In a cowardly move, I started out with the safe standby, a pre-wrapped oatmeal-with-cream cookie.

It was delicious and devoured instantly.

I was less eager to bite into the rotting orange sitting beside me.

And so, it was onto the sandwich.

After taking a deep breath, I pulled open the lunch meat for a closer inspection.

It was soggy, smelled like eggs, and was covered in black specks.

The bread looked all right though.

Proceeding cautiously, I pulled out a napkin and wiped all the brown specks from the meat, before planting it inside the bun.

I stared at this creation for several minutes, wondering what type of meat I was about to ingest.

My stomach was already queasy from this unbearable Arizona heat, and chasing the sandwich with a mouthful of milk was out of the question.

Then I took a bite.

The sogginess of the meat combined with the dryness of the bread made me gag.

I struggled to swallow just that one bite, before the aftertaste of mould overpowered my tastebuds.

Come for the hard labor and pink underpants, stay for the oatmeal cookie and indigestion.

While we don’t know what Khabibulin’s normal diet is like, we have to think that rotten-looking fruit, gnarly moldy sandwiches, and Little Debbie snack cakes aren’t part of his daily regiment in the offseason. At the very least, the long, hot summer days of breaking rocks in the sun should help him take his mind off the crappy food.

If you didn’t need more lessons as to why breaking the law and drunk driving aren’t worth the trouble, Nikolai Khabibulin’s days in Sheriff Joe’s “fun” camp should provide enough reasons why you should stay on the straight and narrow.

Khabibulin will spend 12 hours per day serving hard time… at home

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Just yesterday we heard that Edmonton goaltender Nikolai Khabibulin was going through Sheriff Joe Arpaio’s “tent city” to do some hard time. Tonight, we’ve found out that only half of that statement is true. He will still spend his sentence in Tent City—but it’s going to be difficult to sell anyone that this is hard time. Listen to this: from 9:00am until 9:00pm, he’ll be free to go wherever he wants and do pretty much as he pleases. When 9:00pm rolls around each night, he’ll be required to return to Tent City to do his time each night. As long as he agrees to cut his hair and stays away from alcohol for the 15 days, he’ll be free to kick back and do what he pleases in public.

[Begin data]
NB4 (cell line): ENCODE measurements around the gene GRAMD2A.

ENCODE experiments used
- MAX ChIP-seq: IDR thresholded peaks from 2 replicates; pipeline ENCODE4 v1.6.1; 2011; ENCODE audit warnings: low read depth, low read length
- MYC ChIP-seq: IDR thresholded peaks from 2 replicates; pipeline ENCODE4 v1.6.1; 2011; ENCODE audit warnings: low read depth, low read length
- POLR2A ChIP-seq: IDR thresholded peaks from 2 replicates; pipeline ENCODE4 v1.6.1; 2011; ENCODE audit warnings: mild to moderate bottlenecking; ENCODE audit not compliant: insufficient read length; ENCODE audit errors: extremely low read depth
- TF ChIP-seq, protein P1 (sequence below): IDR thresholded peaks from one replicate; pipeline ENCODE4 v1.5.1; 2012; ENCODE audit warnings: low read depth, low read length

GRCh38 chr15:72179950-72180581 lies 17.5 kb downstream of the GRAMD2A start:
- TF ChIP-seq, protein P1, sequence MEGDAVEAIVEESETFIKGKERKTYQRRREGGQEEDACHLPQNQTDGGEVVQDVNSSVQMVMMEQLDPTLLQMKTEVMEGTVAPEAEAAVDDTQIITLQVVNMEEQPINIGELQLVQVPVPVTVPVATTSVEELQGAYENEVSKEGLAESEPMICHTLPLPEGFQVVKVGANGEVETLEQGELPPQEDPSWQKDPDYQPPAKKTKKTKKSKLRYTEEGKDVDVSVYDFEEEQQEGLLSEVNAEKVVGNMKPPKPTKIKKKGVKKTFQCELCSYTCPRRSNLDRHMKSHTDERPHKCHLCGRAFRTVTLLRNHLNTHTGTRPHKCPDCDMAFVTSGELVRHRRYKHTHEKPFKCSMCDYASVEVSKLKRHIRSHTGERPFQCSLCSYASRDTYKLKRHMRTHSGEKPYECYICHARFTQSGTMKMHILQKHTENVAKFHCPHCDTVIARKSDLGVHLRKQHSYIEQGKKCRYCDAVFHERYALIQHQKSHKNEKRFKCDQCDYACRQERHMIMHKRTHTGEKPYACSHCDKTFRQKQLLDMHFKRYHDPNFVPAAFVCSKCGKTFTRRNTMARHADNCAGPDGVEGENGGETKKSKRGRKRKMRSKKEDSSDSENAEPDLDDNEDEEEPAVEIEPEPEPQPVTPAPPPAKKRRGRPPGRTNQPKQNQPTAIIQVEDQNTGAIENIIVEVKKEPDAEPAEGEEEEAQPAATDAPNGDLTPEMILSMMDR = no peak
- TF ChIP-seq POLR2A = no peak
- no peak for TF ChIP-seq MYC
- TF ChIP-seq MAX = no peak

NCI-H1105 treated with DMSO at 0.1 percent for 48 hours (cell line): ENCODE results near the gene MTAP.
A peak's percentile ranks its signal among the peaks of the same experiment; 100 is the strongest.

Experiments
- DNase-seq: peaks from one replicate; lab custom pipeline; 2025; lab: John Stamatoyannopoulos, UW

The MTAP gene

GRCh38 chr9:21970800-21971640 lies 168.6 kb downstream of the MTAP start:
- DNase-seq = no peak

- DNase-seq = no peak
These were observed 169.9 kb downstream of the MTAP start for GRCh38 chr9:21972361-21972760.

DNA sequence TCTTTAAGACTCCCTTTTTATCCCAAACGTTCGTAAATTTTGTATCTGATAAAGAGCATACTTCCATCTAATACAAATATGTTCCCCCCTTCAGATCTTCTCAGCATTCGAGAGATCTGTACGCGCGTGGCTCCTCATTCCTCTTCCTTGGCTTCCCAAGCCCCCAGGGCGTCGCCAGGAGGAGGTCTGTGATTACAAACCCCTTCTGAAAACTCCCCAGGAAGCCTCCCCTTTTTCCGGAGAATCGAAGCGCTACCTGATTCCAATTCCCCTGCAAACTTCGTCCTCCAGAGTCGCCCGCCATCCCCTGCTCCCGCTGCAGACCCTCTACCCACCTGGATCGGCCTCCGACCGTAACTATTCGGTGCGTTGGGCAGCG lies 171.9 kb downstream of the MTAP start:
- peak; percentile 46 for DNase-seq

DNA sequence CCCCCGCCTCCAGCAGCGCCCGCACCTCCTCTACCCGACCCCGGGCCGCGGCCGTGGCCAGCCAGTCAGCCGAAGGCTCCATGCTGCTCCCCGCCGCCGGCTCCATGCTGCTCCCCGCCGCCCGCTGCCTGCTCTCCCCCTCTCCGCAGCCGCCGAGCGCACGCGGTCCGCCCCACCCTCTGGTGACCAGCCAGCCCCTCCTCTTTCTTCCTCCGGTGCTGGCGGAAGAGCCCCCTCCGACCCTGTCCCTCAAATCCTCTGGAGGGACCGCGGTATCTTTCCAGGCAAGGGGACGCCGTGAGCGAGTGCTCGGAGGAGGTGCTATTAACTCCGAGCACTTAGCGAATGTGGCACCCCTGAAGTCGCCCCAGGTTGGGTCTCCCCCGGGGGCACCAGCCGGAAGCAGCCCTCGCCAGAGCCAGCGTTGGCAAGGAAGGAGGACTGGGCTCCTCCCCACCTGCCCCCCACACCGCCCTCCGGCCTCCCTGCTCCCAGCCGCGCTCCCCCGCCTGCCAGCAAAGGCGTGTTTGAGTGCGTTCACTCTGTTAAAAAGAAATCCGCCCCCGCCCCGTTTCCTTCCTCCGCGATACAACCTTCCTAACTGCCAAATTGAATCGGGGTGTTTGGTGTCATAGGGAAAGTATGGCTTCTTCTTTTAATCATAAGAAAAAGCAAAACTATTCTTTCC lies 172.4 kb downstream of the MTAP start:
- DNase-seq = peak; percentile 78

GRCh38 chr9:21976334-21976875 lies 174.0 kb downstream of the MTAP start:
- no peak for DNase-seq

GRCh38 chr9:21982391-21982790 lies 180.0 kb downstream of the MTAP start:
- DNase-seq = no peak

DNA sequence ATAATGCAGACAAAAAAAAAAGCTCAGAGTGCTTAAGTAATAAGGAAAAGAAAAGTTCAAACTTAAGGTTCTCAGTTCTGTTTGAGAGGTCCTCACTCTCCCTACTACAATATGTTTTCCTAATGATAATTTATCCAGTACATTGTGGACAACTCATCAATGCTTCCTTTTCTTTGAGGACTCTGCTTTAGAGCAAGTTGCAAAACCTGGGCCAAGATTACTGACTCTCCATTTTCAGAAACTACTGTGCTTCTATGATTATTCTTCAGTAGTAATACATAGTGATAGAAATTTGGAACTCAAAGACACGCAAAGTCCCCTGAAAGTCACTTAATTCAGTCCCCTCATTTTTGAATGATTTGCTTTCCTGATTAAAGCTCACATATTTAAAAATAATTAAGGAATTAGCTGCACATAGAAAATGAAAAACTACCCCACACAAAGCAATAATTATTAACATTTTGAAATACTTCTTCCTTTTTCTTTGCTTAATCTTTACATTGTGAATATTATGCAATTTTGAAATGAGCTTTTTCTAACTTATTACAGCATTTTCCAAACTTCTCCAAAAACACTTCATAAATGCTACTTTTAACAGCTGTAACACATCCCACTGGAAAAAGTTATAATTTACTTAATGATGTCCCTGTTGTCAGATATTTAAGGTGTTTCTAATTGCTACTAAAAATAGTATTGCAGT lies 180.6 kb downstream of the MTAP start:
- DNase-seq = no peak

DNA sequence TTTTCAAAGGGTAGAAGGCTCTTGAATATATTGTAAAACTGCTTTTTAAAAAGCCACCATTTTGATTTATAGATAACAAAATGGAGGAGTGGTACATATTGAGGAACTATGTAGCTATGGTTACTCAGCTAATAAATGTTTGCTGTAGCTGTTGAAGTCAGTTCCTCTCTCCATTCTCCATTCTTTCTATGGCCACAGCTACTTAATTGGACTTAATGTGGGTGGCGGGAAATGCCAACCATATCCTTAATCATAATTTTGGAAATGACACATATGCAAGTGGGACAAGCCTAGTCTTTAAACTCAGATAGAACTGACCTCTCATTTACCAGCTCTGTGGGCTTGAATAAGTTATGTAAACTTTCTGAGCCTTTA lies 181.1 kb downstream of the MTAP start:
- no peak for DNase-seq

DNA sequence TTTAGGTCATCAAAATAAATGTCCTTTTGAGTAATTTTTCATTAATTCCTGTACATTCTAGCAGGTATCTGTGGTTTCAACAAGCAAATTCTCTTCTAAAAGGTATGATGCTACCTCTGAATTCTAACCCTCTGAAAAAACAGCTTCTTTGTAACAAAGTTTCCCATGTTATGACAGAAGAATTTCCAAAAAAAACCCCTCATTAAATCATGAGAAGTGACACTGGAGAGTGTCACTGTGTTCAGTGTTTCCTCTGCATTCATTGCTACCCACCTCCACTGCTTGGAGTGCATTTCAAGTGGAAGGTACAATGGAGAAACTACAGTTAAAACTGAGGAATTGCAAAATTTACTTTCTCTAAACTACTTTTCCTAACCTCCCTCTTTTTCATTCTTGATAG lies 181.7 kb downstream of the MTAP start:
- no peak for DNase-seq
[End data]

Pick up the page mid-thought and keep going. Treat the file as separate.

A spokesman for the Sheriff’s office, Justin Griffin, broke it down for the Edmonton Journal:

“Should Khabibulin fail to abide by jail rules during his 15-day sentence, Griffin said the goalie will be remanded into full custody and will lose all privileges. If Khabibulin refuses to cut his hair, if he shows up late at the end of the days, if there’s alcohol on his breath or he appears intoxicated, that’s it. Pink shorts. Striped jumpsuit.”

Again, let’s be clear: as long as he cuts his hair and stays sober, he can spend 12 hours of each day in the comforts of his own home. And this is the tough part of the sentence. After the 15 nights in Tent City, then he’ll have 15 days of house arrest with an ankle monitor.

“According to a representative of Scottsdale City Court, he will spend 15 days in jail, with the other 15 days to be served at home with an electronic monitoring device. He will start serving the sentence this weekend. Khabibulin must also enter an alcohol treatment program.”

When he starts his sentence this weekend, he’ll be forced to stay in Tent City for at least 48 hours before he can go home during the day. There were promises that Khabibulin would not receive preferential treatment—which is still marginally true. Inmates in Maricopa County are oftentimes allowed to leave during the day so they can work their day jobs before returning to Tent City for the evenings. Even though Edmonton’s training camp doesn’t start until September and the season doesn’t begin until October, he will be able to spend his days at home under the work-release program. As the Edmonton Journal clarified, “it’s not uncommon for DUI offenders to get work release, but that decision rests in the judge’s hands.”

It’s commendable that Khabibulin dropped his appeal to face his sentence earlier this week—but there’s very little downside here. In Arizona, the minimum sentence for a DUI charge is 30 days in jail, $1000 minimum fine, and an alcohol abuse program. Khabibulin was charged with “extreme DUI and reckless driving,” yet will only spend 12 hours per day in Tent City. For half of his sentence. Yet, Sheriff Joe Arpaio said that the Oilers’ goaltender wouldn’t get preferential treatment. Surely, this is how the average Joe’s situation would be handled, right?